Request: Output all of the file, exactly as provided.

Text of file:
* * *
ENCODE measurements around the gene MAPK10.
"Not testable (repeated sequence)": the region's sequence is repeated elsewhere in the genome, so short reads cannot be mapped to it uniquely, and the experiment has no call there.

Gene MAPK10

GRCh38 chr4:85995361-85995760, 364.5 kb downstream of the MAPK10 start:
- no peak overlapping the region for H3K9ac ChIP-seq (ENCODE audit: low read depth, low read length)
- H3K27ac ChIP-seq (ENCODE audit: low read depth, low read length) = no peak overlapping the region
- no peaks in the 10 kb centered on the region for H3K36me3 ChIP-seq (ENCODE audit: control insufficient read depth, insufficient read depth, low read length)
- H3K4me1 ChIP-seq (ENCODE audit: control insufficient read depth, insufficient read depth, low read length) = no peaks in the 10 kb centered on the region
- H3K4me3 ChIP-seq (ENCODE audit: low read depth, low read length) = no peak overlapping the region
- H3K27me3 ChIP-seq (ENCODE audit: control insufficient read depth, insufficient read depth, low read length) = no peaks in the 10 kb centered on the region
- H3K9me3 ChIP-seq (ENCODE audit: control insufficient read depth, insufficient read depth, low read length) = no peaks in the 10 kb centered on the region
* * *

ENCODE measurements around the gene MAPK10.
"Not testable (repeated sequence)": the region's sequence is repeated elsewhere in the genome, so short reads cannot be mapped to it uniquely, and the experiment has no call there.

Gene MAPK10

GRCh38 chr4:85995361-85995760, 364.5 kb downstream of the MAPK10 start:
- no peak overlapping the region for H3K9ac ChIP-seq (ENCODE audit: low read depth, low read length)
- H3K27ac ChIP-seq (ENCODE audit: low read depth, low read length) = no peak overlapping the region
- no peaks in the 10 kb centered on the region for H3K36me3 ChIP-seq (ENCODE audit: control insufficient read depth, insufficient read depth, low read length)
- H3K4me1 ChIP-seq (ENCODE audit: control insufficient read depth, insufficient read depth, low read length) = no peaks in the 10 kb centered on the region
- H3K4me3 ChIP-seq (ENCODE audit: low read depth, low read length) = no peak overlapping the region
- H3K27me3 ChIP-seq (ENCODE audit: control insufficient read depth, insufficient read depth, low read length) = no peaks in the 10 kb centered on the region
- H3K9me3 ChIP-seq (ENCODE audit: control insufficient read depth, insufficient read depth, low read length) = no peaks in the 10 kb centered on the region